Mother’s fight against California school who are discriminating against her Diabetic and Autistic son

David Swanson

David Swanson

David Swanson is 21, a non-verbal Autistic, and to further complicate the situation, a Type I Diabetic.

When David turned up to school in Sutter County California, both he and his specialised private nurse were turned away by school officials, which has started a crusade by his mother, Heather Ball Houston, against Sutter County Superintendent of Schools (SCSOS) for breach of her son’s civil rights.

Stating on her very first post on her Facebook page ‘Don’t discriminate against David’ on July 22,  Ms Houston writes:

“Because of his need for 1:1 diabetic care and assistive technology to speak. They won’t allow me to provide that [one to one nursing] care although the CA Supreme Court says I can. They refuse to accommodate his private duty nurse. They refuse to let him go to school with his brittle diabetes, Autism, and apraxia and refuse to accommodate his unique medical needs.”

David requires one to one attention for communication, for which he uses an iPad, and continuous checks for levels of insulin in his blood. Ms Houston hires a nurse who is trained to work one to one with David, and who understands his modes of communication. The nurse has been working with David for five years and is an ex-employee of SCSOS administrative office.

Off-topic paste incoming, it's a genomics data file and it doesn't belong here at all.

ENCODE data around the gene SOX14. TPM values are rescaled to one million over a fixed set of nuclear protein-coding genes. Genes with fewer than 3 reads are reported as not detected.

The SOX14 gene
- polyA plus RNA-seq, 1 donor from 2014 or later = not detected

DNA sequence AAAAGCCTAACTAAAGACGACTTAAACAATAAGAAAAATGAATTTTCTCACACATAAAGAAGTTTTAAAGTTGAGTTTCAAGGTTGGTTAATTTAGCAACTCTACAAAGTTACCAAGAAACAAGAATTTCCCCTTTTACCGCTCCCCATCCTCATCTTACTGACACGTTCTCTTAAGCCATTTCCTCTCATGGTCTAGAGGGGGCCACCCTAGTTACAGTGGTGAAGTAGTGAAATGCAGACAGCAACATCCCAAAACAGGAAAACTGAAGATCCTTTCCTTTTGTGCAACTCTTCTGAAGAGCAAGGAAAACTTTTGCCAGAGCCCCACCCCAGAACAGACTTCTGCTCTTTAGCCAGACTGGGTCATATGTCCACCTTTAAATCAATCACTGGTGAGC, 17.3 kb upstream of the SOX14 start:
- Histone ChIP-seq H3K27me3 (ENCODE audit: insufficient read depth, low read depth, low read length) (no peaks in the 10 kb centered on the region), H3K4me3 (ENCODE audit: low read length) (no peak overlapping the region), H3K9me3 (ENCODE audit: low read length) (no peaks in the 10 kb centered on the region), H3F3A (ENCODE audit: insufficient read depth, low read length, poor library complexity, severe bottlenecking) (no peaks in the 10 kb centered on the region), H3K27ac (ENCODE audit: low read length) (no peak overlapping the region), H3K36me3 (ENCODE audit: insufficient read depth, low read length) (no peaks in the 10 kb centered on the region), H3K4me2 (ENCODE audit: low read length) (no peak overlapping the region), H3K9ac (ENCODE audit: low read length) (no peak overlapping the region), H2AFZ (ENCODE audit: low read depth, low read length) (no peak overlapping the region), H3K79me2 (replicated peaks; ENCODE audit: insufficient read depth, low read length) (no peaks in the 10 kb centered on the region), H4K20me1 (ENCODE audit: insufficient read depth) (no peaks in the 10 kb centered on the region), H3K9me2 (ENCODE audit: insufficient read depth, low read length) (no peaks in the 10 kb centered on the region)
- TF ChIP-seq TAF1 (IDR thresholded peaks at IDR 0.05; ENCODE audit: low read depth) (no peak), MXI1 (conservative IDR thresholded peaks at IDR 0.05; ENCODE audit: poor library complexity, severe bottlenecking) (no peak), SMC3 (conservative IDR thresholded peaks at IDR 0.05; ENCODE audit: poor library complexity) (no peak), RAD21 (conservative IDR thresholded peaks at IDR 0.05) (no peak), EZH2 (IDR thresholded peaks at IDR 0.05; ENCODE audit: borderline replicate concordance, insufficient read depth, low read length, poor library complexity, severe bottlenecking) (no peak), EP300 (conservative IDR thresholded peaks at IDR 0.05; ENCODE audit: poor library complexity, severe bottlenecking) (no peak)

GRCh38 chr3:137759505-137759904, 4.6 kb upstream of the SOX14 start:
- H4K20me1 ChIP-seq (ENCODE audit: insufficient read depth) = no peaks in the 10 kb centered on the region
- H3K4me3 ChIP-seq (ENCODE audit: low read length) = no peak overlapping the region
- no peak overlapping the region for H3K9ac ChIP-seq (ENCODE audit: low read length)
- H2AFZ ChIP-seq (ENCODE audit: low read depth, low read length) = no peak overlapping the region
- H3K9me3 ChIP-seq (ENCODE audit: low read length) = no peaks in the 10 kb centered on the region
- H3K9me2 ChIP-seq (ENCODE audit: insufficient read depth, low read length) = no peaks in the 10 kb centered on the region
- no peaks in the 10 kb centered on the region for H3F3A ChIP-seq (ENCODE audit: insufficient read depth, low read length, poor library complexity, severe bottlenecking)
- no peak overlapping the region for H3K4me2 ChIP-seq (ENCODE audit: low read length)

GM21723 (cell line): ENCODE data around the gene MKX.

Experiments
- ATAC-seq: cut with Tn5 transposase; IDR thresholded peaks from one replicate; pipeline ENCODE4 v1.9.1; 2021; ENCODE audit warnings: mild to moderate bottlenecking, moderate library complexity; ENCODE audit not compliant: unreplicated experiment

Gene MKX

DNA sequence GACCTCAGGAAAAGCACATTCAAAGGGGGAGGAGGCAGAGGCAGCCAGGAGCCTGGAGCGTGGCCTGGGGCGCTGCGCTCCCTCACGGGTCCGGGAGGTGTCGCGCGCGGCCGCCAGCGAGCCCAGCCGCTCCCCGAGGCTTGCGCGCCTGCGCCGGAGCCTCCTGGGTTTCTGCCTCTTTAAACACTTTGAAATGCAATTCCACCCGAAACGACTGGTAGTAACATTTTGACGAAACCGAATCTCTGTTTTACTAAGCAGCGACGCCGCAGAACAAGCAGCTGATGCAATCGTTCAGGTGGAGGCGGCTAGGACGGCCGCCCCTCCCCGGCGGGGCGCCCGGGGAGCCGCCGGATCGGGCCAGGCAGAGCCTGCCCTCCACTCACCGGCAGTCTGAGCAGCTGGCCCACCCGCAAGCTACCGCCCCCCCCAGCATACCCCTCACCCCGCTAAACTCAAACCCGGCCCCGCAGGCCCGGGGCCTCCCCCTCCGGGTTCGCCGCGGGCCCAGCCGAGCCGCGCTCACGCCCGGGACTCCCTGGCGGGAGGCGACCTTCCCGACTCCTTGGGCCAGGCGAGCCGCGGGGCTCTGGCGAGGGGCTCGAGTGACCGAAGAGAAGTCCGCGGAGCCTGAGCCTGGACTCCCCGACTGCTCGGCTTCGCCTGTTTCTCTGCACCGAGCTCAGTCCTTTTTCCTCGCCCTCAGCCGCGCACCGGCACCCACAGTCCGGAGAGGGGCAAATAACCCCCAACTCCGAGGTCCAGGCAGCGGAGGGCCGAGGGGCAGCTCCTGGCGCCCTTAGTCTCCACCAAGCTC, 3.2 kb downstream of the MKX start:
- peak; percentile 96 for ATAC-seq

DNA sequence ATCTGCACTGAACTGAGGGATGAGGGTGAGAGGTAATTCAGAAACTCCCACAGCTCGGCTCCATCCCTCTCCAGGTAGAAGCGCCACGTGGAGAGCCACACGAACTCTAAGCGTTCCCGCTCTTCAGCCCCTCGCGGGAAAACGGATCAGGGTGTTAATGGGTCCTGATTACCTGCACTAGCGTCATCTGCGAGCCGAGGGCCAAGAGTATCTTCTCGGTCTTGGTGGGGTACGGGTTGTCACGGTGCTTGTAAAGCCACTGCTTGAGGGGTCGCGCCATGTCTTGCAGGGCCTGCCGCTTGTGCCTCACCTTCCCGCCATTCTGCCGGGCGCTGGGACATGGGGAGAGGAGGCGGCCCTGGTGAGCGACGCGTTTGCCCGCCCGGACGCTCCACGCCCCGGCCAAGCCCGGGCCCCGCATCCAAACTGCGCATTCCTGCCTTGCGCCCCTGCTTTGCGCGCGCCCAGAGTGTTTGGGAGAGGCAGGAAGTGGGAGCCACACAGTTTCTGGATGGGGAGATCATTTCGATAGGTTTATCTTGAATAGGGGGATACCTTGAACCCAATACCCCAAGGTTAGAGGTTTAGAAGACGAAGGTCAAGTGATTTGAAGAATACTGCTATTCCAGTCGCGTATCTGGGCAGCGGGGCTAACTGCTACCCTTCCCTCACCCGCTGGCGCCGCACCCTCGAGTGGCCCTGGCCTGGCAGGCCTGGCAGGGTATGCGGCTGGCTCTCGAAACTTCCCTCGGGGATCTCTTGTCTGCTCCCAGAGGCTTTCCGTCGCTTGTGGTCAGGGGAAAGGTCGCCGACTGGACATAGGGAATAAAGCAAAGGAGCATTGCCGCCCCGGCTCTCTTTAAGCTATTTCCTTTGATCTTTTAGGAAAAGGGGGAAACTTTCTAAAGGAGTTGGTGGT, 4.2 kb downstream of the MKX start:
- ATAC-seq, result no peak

Ms Houston refused to sign the school medical form, which would allow the school nurse to directly communicate with David’s doctor, and allow the school to care for him in loco parentis. But the state of California dictates that private nurses may also administer insulin and test individuals for blood sugar levels on school the California Department of Education’s rules which are published on their website,  also shows that private nurses can administer insulin in school hours. The school  is situated in portacabins directly outside the SCOS buildings.

Superintendent Bill Cornelius said he can’t comment on Swanson’s situation because of confidentiality rules. He said the safety and well-being of students is a top priority and denies any discrimination.

Ms Houston, in an interview with news 10 said:

“Their job as an educator, they should care about his unique needs, his education.”